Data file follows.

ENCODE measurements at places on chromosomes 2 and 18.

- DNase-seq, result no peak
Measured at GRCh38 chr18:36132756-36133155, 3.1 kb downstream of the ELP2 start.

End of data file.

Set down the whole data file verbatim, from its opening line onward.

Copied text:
ENCODE measurements at places on chromosomes 2 and 18.

- DNase-seq, result no peak
Measured at GRCh38 chr18:36132756-36133155, 3.1 kb downstream of the ELP2 start.